How AI Will Change the Future Workforce

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Jul 9, 2019

We shall not cease from exploration

And the end of all our exploring

Will be to arrive where we started

And know the place for the first time.

–T. S. Eliot, Little Gidding


In the film Wall-E, we’re invited into a world where robots and AI have made life easier to such an extent that people lack agency. People move on hovering chairs, have most life decisions taken out of their hands and, due to laziness, have become so fat that they can’t move. Some of us watch films like this and feel concerned about what the future might bring.

Many corporate recruiting leaders are concerned about the future of the workforce. They’re impressed by improvements in AI and wonder where it might lead.

The development of AI will reshape our workforce. However, it’s something we can welcome, and not fear, for one reason: as we lead these developments, we create opportunities to tap into our human greatness, both in work and beyond. In this article, I’ll share three ways that AI will move our workforce in positive directions.

My Wake-up Call

When I led an AI-integrated tech startup, I nearly burned out. Back in 2016, I was CEO and fundraiser-in-chief while our company was suffering a tech outsourcing nightmare. On top of that, I was spending 20 percent of my time coaching senior executives to pay the bills.

By this point, being CEO was a full-time job, with increasing customer, operational, strategic, and product demands. I had two to three full-time jobs, which wasn’t sustainable. Then, over Christmas, I got the flu. My aching body was telling me something. As I collapsed in bed, a question suddenly popped into my head: What if I don’t do this anymore? What if I hand over the leadership of Coachify?

As I acknowledged the question, I felt sparks of joy and relief. During early January, I told some close friends that I was considering stopping, and they were more encouraging than I’d expected. Over the next few weeks, I met with the other investors, told them how I felt, and moved on.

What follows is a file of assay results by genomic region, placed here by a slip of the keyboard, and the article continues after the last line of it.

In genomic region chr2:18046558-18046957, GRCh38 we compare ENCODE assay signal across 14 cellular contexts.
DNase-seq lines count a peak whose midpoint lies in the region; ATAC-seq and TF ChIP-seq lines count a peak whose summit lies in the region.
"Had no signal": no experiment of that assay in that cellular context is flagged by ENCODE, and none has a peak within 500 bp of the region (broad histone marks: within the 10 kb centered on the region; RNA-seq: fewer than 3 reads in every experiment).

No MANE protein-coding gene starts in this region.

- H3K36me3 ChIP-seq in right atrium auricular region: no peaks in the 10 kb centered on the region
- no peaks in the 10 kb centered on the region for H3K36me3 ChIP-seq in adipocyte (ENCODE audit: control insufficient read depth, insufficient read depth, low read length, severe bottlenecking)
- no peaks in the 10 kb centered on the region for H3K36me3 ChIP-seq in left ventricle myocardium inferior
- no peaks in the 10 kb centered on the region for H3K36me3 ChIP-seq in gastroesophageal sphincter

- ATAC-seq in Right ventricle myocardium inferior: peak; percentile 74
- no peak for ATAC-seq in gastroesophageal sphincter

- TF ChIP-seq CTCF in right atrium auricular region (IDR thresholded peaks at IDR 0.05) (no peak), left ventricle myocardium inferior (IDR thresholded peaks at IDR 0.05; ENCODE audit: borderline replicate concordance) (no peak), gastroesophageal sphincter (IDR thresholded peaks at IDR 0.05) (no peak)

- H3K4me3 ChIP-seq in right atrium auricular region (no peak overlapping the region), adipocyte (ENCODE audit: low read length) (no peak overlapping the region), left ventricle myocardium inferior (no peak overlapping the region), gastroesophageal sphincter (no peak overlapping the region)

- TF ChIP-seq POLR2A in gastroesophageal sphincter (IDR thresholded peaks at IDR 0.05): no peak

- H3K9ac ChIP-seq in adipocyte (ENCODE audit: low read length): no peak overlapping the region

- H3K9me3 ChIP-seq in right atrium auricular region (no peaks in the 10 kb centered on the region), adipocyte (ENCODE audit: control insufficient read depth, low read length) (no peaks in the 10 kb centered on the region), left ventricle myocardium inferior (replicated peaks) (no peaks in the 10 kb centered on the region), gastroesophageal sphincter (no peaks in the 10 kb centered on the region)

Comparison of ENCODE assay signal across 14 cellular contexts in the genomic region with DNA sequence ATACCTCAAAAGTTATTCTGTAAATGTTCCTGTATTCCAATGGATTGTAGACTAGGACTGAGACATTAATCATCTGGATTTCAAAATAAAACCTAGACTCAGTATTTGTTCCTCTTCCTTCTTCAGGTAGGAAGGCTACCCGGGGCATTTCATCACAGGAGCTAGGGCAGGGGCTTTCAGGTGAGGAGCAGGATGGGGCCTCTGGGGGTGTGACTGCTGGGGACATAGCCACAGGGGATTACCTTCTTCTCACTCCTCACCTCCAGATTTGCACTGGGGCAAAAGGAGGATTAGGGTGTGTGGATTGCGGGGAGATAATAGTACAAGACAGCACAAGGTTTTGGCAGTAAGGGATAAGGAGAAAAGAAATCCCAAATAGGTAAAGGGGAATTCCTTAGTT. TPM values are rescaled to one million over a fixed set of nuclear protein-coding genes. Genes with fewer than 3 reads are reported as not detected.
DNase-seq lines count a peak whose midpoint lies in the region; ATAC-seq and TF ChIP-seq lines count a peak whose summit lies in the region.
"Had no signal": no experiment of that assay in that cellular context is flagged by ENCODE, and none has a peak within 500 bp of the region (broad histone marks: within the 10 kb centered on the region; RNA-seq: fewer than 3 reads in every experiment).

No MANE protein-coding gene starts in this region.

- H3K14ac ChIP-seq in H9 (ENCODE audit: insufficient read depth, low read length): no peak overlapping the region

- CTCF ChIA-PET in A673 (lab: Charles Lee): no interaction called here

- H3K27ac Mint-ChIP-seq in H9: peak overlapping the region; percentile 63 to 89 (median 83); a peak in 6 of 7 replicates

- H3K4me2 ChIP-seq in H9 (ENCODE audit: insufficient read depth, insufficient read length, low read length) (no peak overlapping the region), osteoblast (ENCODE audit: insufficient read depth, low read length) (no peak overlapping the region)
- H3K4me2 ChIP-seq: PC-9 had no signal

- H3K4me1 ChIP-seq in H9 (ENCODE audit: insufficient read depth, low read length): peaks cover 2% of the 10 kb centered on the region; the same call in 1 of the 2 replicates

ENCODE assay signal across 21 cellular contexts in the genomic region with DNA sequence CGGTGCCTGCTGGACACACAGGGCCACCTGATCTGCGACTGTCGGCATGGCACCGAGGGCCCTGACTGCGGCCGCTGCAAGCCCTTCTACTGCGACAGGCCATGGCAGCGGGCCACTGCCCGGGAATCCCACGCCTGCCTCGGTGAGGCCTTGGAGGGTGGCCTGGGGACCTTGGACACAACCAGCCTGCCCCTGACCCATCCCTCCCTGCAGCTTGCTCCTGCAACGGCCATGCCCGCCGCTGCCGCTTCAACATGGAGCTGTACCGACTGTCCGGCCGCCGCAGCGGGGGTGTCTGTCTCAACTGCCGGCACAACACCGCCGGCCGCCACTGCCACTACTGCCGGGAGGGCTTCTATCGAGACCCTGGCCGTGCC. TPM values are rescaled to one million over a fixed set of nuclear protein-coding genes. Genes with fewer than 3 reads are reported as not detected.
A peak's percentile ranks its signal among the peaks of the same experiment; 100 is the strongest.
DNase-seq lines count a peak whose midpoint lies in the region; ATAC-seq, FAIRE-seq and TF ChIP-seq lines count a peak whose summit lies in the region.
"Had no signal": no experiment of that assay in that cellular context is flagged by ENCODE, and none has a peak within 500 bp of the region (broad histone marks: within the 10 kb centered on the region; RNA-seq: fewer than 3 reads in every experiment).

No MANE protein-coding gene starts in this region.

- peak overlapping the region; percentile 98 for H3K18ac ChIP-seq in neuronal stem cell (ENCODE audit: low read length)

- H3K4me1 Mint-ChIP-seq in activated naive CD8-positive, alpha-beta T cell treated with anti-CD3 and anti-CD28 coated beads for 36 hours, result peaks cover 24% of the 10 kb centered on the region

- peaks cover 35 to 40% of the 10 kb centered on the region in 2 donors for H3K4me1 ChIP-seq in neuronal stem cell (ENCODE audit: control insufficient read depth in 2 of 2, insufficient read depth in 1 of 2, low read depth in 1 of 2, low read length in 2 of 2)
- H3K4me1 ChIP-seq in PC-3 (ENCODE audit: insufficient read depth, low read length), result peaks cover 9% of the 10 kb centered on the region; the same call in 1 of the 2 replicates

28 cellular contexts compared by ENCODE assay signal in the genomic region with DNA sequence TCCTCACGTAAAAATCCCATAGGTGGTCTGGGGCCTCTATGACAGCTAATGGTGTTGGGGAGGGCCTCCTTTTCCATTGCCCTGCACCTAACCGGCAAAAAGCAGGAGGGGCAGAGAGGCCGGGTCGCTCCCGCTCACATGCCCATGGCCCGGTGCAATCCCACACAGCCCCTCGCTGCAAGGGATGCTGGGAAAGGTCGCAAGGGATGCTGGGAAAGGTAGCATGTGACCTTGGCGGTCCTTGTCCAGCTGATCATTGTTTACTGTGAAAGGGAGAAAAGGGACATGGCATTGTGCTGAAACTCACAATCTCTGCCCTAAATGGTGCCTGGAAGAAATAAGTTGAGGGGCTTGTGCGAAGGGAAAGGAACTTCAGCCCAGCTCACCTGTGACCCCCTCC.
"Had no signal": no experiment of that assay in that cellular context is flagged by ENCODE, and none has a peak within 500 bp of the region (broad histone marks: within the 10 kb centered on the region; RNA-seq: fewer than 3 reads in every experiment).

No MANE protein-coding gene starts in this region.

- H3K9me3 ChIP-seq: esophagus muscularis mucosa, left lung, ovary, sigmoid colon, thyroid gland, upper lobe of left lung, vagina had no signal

I didn’t want to lead a data company. My bedridden reflection was the start of the process of me discovering (anew) the red thread of my life and career: to help people flourish by working directly with them. Although I’d been dimly aware of it in my early twenties, realizing the extent of it was liberating for me. After that point, I couldn’t do anything else without being untrue to myself. The words of T. S. Eliot that I quoted earlier were particularly resonant for me at this time.

I found that, to my cost, I’d edged out three things in my life. As AI improves, three of the most important ways in which the workforce will change all relate to human flourishing. They are:

  • Integration leading to human-machine collaborations outperforming machines (physical)
  • More time for contemplating what matters most (purpose)
  • Supercharged human abilities (brainpower)

Improved AI will enable the workforce to improve these three dimensions due to our time and capacity being used differently. The more leaders understand and master this, the more inspired they will be, which will enable them to better inspire others.

Let’s look at each dimension in more detail.

Outperforming Machines 

The workforce will become more human-machine integrated. At Coachify, I took on too much personally (without the aid of AI) and it harmed me physically, as I came down with flu. The idea here is that when it’s rightly done, human/machine collaboration leads to better performance than humans alone and machines alone.

Garry Kasparov makes this point when describing the outcome of the online “freestyle” chess tournament hosted by the website Playchess. Surprisingly, the winner was a pair of amateur American players, Steven Cramton and Zackary Stephen, who used three computers at the same time. Reflecting on how they beat various Grandmasters, Kasparov wrote that it was a triumph of process: “weak human + machine + better process was superior to a strong computer alone and, more remarkably, superior to a strong human + machine + inferior process.”